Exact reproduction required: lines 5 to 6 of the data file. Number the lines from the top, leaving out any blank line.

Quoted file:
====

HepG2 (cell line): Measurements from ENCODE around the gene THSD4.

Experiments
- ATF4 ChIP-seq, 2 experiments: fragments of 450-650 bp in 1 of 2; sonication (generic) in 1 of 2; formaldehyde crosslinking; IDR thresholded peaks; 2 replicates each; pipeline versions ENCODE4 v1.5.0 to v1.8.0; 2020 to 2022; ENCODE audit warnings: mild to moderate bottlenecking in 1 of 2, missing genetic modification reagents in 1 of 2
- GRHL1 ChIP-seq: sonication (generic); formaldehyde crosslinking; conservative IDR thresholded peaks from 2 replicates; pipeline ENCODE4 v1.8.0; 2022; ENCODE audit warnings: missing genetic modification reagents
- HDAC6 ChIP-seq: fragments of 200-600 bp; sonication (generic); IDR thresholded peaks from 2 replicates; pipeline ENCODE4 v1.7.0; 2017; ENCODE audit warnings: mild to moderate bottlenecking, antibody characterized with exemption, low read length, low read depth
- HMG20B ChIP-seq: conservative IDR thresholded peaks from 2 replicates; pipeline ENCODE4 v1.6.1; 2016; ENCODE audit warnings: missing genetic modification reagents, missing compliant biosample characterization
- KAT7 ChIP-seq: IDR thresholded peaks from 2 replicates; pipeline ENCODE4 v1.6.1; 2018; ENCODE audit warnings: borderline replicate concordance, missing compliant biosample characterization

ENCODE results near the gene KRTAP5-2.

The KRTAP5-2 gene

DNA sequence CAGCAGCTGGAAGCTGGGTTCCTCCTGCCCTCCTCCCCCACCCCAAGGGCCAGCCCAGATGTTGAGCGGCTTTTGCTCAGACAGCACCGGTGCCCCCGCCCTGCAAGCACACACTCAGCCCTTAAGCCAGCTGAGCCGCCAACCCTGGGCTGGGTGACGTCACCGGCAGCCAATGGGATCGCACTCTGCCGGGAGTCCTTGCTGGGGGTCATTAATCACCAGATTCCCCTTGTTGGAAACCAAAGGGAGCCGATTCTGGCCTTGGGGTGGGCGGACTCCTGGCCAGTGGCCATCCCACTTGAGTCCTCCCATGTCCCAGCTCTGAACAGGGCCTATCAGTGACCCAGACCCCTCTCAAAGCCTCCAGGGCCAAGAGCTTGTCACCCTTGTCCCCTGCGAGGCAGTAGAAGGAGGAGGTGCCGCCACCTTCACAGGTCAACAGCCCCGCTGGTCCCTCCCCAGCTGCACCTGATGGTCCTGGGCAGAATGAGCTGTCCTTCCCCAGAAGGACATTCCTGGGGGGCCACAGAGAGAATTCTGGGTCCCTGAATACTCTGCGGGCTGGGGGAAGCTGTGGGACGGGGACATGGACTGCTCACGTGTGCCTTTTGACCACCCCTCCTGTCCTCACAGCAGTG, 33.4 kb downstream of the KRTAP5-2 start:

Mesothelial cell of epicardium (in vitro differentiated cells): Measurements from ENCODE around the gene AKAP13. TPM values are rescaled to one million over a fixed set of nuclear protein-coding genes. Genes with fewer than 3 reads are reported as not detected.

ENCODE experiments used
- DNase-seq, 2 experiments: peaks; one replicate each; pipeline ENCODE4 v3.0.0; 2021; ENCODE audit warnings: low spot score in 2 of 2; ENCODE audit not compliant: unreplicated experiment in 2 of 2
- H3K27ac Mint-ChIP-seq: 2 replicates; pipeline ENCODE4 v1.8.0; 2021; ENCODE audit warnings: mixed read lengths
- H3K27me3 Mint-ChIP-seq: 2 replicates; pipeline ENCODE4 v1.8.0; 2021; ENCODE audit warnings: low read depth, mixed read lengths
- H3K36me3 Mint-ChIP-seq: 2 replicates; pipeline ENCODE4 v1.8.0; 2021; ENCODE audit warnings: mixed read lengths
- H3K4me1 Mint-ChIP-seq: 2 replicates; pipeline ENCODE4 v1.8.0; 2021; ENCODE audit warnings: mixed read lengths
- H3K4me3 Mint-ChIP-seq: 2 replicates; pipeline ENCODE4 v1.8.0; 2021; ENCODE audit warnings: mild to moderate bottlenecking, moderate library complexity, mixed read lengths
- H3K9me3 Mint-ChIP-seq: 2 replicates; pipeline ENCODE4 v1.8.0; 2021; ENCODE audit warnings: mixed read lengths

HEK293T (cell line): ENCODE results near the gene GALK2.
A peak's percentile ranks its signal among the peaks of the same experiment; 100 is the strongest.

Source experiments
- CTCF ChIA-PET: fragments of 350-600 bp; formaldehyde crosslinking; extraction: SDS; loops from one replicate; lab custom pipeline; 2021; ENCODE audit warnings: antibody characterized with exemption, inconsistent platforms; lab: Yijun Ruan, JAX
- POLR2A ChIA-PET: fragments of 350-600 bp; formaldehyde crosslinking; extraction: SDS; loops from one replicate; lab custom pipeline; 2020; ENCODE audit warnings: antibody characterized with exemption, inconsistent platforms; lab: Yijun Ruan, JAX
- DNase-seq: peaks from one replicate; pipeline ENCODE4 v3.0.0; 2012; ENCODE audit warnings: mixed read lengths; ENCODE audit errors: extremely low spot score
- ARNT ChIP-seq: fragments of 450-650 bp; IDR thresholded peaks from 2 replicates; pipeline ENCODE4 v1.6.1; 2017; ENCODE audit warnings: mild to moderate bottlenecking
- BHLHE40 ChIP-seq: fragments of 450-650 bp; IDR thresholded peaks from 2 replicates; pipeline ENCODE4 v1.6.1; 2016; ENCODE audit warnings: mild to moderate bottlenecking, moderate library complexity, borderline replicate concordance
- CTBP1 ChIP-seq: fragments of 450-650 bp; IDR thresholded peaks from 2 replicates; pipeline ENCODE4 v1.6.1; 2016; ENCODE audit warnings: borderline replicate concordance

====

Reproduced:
- HDAC6 ChIP-seq: fragments of 200-600 bp; sonication (generic); IDR thresholded peaks from 2 replicates; pipeline ENCODE4 v1.7.0; 2017; ENCODE audit warnings: mild to moderate bottlenecking, antibody characterized with exemption, low read length, low read depth
- HMG20B ChIP-seq: conservative IDR thresholded peaks from 2 replicates; pipeline ENCODE4 v1.6.1; 2016; ENCODE audit warnings: missing genetic modification reagents, missing compliant biosample characterization